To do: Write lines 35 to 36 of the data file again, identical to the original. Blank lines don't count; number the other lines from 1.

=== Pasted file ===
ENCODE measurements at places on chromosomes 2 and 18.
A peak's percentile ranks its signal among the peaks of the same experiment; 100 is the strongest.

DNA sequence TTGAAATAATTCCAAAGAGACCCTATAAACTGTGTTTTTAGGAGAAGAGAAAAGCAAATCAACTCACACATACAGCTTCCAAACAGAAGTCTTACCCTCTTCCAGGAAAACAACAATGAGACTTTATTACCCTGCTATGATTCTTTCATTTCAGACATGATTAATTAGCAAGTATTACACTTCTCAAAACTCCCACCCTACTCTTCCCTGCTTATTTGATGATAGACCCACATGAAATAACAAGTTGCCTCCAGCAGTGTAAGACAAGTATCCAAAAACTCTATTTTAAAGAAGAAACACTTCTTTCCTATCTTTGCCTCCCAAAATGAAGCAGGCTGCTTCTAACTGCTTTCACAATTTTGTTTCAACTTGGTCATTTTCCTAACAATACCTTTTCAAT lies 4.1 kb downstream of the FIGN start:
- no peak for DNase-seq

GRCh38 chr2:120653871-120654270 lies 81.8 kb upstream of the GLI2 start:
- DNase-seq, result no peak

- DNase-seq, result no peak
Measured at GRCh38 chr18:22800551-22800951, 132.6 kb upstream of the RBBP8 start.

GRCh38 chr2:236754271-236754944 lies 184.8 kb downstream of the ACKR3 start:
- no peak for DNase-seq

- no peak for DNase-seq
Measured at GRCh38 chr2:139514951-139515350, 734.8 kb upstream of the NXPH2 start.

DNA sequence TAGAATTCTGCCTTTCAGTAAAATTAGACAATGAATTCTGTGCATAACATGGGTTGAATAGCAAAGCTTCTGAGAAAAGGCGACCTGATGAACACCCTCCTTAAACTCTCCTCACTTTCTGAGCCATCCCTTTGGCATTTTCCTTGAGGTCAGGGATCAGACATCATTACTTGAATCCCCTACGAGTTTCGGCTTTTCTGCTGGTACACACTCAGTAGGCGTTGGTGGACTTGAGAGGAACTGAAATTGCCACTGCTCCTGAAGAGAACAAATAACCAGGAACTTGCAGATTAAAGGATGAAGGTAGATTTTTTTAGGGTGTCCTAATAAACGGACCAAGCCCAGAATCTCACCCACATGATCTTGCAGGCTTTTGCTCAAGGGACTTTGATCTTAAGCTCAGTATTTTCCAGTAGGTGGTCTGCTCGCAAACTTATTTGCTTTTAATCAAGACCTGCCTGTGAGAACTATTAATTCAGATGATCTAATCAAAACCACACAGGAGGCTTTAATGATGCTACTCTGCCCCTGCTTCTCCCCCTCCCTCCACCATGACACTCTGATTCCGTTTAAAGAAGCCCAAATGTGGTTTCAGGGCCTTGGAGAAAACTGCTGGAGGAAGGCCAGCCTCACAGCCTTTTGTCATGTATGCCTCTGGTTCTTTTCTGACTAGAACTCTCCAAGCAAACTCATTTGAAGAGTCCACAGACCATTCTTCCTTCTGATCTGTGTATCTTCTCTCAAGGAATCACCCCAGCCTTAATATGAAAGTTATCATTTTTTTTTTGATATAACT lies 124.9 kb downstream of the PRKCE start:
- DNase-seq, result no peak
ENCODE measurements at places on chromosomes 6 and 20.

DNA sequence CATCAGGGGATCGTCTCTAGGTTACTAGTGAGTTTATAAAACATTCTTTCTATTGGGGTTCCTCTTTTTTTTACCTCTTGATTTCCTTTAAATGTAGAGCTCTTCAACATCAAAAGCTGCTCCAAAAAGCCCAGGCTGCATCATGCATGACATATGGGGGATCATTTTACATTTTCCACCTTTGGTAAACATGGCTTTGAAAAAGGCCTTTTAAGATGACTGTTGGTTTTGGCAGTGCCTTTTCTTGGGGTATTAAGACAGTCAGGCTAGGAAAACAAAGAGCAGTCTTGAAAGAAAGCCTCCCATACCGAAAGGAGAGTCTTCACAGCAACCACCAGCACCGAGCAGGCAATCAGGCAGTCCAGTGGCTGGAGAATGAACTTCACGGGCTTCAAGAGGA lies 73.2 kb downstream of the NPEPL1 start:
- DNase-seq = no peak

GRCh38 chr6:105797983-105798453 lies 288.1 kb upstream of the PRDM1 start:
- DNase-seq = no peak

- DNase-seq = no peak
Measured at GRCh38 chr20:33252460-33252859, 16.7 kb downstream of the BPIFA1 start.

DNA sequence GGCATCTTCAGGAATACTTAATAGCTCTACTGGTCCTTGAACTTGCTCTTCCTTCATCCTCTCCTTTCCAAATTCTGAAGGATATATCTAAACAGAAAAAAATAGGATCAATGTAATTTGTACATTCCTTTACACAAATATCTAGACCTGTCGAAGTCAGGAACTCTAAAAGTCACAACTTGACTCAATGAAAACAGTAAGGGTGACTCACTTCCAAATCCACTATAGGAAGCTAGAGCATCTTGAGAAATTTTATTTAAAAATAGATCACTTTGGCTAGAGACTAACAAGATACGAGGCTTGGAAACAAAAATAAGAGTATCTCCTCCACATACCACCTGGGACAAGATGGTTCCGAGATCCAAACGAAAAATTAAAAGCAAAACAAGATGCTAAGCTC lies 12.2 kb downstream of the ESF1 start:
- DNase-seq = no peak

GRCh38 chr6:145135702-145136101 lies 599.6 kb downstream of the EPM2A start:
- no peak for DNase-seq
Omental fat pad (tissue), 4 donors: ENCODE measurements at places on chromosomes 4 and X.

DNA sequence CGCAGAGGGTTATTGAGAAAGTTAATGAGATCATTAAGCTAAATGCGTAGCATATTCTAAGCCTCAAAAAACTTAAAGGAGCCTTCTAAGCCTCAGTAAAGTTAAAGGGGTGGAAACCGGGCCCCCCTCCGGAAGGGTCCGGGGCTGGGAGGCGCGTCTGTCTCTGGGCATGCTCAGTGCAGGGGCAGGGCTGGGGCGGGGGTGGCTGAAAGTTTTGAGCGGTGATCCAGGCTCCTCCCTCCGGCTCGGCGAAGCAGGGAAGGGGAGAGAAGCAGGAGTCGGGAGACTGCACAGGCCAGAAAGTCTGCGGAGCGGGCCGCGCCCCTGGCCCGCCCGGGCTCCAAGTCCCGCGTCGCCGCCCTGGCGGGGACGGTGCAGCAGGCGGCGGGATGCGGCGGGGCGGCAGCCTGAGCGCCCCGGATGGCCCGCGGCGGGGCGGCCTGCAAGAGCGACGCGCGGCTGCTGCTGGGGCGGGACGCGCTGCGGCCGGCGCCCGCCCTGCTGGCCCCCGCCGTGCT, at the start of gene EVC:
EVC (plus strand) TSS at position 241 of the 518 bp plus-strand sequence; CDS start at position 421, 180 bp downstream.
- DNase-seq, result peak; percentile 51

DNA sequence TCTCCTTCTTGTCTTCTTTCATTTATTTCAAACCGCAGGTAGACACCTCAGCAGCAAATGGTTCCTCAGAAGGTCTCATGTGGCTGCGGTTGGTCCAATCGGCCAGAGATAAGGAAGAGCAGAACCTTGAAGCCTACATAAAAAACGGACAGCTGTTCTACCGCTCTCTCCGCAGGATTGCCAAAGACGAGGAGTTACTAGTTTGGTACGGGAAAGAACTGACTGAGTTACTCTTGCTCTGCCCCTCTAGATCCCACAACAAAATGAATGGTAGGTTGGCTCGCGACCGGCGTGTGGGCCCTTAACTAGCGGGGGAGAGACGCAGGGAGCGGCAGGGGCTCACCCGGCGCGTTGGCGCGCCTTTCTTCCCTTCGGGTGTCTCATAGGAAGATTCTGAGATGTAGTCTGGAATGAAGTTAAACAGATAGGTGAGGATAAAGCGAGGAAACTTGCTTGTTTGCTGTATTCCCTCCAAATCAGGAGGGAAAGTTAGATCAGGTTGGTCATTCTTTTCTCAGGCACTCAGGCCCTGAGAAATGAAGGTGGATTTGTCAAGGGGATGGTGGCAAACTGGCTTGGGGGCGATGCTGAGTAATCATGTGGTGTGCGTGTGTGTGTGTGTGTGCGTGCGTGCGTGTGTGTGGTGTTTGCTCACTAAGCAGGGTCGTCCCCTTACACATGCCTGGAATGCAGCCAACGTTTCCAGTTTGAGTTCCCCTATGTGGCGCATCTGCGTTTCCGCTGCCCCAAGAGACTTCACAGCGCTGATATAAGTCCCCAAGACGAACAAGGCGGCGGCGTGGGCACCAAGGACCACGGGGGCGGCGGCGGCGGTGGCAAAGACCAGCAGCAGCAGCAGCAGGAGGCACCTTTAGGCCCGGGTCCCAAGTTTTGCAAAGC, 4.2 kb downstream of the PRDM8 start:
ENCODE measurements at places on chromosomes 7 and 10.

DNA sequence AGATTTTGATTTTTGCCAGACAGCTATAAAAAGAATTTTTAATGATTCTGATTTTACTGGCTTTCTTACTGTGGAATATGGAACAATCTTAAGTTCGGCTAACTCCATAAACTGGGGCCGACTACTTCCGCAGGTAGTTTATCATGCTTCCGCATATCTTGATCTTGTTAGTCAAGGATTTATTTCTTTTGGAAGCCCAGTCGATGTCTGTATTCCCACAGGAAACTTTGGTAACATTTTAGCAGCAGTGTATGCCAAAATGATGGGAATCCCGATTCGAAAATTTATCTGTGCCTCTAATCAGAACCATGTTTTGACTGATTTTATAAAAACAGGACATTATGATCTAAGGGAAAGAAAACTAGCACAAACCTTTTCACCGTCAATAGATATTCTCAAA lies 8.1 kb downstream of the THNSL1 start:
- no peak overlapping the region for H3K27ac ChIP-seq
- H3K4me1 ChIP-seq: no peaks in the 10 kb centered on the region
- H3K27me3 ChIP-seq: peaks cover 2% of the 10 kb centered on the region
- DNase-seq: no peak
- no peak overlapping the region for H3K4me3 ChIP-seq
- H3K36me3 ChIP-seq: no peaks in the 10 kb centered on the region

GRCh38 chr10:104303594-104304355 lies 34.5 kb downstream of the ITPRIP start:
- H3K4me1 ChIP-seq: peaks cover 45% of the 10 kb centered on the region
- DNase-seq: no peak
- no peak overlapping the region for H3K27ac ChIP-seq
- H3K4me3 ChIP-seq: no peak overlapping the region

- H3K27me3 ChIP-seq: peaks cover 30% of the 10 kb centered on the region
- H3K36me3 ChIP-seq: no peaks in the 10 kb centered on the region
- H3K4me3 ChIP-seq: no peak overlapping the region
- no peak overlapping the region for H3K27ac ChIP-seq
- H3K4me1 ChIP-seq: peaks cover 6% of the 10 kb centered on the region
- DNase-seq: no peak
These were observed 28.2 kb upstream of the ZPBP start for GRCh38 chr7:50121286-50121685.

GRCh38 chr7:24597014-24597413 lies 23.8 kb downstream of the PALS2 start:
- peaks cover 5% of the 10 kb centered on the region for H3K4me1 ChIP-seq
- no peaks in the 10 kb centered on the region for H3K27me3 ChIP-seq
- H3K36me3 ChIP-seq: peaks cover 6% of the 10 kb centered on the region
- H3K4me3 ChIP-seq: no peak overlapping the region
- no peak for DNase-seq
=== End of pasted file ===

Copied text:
- H3K27me3 ChIP-seq: peaks cover 2% of the 10 kb centered on the region
- DNase-seq: no peak